Today's blog article is about how to optimize the power consumption of an AVR microcontroller running on batteries.

We're going to explore one of the ATmega32's sleep modes and how it affects power consumption. We will eventually reach a state where it actually makes sense to power the device from batteries. Besides sleeping, the microcontroller should do some work for us, requested by a single button press.

So let's get started. The microcontroller board we'll use for this example is built around an ATmega32 clocked by an external 16 MHz quartz crystal. There is a button connected to PB2 and an LED connected to PB6. The button will later be utilized for waking up the device, so we can make the LED light up for two seconds to indicate the wake up.

In the initial configuration, the microcontroller draws about 22 mA from the batteries without doing anything (LED off). For a battery capacity of 1900 mAh this means:

1900 mAh / 22 mA = 86 h

This leaves us with less than four days until we need to change batteries -- not even taking into account that we probably might want to drive our LED at some intervals during that period. Let's see if the AVR has something built in that we can use to improve that.

Entering power-down mode

The ATmega32 offers six sleep modes. For maximum power saving, the 'power-down' mode might be a good fit. According to the datasheet, in this mode the external oscillator is stopped while external interrupts stay active. This mode "basically halts all clocks".

On page 32 in the datasheet, the sequence necessary for putting the device into power-down mode is described as follows:
1) Select sleep mode
2) Set sleep enable bit
3) Execute sleep instruction
4) Clear sleep enable bit after wake up

Represented in code, this would look like:

// 1)
MCUCR &= ~(1<<SM2);
MCUCR |= (1<<SM1);
MCUCR &= ~(1<<SM0);

// 2)
MCUCR |= (1<<SE);

// 3)
asm volatile("sleep");

// 4)
MCUCR &= ~(1<<SE);

After executing these lines, the current consumption goes down significantly to 0.6 mA. Using the same batteries as in the calculation above, this would give us about 130 days.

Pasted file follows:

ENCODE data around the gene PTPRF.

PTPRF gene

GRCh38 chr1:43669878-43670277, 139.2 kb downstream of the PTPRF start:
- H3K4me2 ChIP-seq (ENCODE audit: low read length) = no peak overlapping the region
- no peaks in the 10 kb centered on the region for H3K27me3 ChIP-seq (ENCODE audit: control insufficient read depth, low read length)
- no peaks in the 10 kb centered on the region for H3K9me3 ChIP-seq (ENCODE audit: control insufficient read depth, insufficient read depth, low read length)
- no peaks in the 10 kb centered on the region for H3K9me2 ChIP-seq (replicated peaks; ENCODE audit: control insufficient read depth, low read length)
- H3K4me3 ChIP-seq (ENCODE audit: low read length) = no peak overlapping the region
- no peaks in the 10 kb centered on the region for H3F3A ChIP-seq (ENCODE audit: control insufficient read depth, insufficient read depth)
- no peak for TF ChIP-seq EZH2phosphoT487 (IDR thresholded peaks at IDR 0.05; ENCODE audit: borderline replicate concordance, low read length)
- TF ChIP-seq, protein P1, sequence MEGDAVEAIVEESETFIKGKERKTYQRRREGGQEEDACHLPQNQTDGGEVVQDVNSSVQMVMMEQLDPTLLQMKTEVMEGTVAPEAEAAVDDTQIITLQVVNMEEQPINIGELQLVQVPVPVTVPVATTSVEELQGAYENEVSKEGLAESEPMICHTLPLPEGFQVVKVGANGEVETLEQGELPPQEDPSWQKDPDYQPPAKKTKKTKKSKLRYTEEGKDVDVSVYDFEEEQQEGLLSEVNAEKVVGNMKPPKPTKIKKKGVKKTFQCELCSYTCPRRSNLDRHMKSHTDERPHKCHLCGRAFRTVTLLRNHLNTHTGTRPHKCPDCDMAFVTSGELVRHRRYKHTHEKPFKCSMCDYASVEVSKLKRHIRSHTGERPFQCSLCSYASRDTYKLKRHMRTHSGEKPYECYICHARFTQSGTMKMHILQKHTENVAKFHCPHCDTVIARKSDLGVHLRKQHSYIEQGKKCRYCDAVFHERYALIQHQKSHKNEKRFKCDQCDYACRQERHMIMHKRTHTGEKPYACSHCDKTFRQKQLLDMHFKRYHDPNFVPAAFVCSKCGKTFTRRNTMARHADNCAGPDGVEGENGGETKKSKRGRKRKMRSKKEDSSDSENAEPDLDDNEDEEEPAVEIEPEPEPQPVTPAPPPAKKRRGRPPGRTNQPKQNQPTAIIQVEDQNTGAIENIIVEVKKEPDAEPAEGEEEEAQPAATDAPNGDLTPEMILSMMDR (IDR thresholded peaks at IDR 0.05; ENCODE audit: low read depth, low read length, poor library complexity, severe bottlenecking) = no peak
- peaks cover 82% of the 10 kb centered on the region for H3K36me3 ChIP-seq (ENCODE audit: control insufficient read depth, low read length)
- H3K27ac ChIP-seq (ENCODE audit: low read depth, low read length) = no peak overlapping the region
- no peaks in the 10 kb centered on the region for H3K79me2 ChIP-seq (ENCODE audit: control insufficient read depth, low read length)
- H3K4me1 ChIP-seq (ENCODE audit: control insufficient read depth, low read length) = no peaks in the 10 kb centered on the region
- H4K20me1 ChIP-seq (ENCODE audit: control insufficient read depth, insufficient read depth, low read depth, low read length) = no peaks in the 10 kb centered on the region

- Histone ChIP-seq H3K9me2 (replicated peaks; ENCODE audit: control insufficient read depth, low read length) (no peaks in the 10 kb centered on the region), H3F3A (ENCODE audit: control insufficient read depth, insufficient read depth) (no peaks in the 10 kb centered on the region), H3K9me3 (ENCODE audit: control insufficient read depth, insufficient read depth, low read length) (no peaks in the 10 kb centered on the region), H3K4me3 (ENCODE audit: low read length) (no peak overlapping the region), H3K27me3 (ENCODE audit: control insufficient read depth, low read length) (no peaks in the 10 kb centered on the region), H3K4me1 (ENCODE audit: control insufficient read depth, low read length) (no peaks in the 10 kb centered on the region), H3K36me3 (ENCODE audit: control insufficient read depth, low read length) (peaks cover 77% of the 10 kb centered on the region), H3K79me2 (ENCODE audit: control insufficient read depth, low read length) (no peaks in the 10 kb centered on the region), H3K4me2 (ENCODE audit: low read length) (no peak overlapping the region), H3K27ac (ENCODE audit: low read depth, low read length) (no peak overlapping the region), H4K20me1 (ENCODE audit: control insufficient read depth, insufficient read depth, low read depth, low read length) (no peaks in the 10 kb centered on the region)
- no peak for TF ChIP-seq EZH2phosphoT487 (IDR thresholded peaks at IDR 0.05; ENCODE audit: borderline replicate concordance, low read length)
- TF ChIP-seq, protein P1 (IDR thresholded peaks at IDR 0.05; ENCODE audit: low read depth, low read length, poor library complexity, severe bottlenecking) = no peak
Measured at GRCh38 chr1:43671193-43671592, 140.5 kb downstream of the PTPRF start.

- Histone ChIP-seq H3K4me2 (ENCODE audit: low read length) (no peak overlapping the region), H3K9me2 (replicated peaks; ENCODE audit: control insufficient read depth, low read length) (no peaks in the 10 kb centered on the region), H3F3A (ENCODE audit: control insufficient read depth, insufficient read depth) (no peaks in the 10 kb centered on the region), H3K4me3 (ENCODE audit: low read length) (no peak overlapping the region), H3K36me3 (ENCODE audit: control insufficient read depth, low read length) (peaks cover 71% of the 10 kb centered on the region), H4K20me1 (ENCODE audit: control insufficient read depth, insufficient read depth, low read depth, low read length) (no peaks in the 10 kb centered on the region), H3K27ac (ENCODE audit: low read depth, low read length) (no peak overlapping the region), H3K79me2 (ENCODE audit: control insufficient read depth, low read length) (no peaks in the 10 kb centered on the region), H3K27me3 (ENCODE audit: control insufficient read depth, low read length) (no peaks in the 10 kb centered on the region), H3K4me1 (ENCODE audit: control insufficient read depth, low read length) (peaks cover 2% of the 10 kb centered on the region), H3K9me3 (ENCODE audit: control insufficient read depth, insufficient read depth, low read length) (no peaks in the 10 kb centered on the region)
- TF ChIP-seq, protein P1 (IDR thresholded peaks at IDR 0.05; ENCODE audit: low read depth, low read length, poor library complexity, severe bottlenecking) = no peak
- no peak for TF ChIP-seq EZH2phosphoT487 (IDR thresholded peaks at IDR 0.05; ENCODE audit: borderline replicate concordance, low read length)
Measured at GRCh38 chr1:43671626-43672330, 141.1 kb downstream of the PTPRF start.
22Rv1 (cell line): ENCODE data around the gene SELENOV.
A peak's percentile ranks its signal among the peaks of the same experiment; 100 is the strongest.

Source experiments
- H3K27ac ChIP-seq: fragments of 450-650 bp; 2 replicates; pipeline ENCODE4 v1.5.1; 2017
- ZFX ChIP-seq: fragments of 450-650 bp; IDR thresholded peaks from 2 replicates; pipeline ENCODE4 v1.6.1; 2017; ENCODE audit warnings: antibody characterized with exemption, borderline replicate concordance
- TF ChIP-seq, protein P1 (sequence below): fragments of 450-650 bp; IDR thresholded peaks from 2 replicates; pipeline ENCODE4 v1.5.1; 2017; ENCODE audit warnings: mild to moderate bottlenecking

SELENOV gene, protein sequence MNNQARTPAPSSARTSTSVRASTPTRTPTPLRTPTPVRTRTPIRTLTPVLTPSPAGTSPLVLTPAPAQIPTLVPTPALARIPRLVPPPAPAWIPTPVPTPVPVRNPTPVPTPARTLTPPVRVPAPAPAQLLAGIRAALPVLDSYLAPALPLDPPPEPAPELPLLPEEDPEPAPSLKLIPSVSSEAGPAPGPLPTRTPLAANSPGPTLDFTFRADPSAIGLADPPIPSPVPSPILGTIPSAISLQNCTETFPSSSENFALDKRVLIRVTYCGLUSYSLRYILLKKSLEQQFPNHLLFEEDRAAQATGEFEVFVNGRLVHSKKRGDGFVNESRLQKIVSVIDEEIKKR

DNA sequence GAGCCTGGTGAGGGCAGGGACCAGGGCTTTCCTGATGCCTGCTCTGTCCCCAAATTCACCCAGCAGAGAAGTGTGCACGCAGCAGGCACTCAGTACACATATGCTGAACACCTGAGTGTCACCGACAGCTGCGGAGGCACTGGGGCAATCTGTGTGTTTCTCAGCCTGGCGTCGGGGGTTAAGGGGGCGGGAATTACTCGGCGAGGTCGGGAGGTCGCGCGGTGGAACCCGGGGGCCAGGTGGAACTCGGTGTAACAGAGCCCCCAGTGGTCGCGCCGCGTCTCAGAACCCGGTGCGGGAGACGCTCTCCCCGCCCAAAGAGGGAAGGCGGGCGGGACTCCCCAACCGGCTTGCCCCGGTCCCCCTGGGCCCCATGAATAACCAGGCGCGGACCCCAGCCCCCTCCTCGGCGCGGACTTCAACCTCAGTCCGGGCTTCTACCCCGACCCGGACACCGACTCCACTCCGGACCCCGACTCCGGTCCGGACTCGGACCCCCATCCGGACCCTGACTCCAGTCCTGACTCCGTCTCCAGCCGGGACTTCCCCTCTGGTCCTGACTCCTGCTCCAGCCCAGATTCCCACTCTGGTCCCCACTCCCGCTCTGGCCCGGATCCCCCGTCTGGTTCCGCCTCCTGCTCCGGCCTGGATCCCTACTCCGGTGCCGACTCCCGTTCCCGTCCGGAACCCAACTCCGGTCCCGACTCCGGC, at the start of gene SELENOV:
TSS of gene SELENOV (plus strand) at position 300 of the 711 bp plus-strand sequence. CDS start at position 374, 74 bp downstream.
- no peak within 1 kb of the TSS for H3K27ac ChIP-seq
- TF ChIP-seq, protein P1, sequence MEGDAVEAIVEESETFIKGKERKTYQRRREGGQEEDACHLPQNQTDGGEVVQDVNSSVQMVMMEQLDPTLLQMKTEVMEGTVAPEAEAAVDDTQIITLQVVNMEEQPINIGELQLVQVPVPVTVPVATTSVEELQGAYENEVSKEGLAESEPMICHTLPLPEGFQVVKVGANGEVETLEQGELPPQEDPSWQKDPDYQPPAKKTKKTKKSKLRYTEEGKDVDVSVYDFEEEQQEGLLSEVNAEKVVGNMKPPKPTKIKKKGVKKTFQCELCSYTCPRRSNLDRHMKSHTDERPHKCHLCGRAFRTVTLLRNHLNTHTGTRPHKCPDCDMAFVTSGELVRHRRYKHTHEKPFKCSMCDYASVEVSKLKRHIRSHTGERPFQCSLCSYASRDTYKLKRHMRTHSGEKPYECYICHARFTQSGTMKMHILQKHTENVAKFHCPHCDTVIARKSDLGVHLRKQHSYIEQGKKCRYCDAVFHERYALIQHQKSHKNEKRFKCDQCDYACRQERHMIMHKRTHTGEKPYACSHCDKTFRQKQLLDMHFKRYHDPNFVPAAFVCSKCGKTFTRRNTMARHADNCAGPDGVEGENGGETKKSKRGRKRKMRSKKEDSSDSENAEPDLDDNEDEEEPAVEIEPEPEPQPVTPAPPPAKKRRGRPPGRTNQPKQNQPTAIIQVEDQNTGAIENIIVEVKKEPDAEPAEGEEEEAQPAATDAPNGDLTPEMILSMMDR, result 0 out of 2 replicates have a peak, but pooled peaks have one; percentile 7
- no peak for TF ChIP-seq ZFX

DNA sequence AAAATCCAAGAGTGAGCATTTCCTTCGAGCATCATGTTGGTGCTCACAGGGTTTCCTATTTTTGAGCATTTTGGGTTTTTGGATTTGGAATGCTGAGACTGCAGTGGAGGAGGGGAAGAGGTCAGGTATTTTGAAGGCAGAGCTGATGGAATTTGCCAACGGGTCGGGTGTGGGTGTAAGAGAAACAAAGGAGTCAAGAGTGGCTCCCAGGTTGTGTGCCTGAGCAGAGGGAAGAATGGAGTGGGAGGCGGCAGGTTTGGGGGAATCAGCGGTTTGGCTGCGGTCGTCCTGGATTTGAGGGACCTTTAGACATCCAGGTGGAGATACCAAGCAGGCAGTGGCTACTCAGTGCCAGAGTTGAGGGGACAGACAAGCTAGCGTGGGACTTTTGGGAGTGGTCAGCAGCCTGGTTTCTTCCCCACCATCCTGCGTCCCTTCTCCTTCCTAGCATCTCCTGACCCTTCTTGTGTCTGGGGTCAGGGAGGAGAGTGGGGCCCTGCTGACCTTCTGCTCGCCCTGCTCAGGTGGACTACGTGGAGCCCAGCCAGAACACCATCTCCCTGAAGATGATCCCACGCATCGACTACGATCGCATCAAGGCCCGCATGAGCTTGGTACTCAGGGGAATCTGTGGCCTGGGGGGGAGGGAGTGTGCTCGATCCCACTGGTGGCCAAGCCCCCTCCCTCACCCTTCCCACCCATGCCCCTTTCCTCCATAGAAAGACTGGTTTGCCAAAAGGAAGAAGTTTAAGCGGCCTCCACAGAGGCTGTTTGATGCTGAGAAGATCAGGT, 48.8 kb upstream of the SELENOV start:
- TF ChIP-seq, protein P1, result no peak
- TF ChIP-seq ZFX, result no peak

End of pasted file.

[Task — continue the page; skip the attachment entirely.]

This is already pretty good compared to the initial situation. As a second optimization it might be interesting to see where the remaining 600 uA come from. Is there anything we can possibly do to eliminate that current flow as well?

A look at the fuses

Hoping to find an answer to this question, let's check the fuse settings of the device. In the example above, the AVR fuses were actually set to 0x3e98, which is essentially the default settings plus the configuration for the external quartz.

We can refer to the datasheet or use this AVR fuse calculator to determine the meaning of each bit in the fuse bytes.

You may notice by looking at the tables that (among others) the JTAG debugging interface is enabled. What happens if we turn it off for now? Flipping the JTAG bit results in 0x3ed8. Of course, we won't be able to debug the controller anymore, but: 0.0 mA current consumption! That is, as accurate as the internal current measurement of my power supply is.

Conclusion / Outlook

I'm sure you've noticed that we are not done yet. We still need to wire up the wake-up button so a key press is recognized by the sleeping microcontroller. After that, switching on the LED for two seconds will be the easiest part. Can't wait to get into these topics in the next episode!

By the way, you can find the code for this little example at We will most likely extend that later.

If you have any remarks, please contact me on twitter: @ronalterde.


ATmega32 Datasheet
AVR fuse calculator
avr-libc manual: inline assembler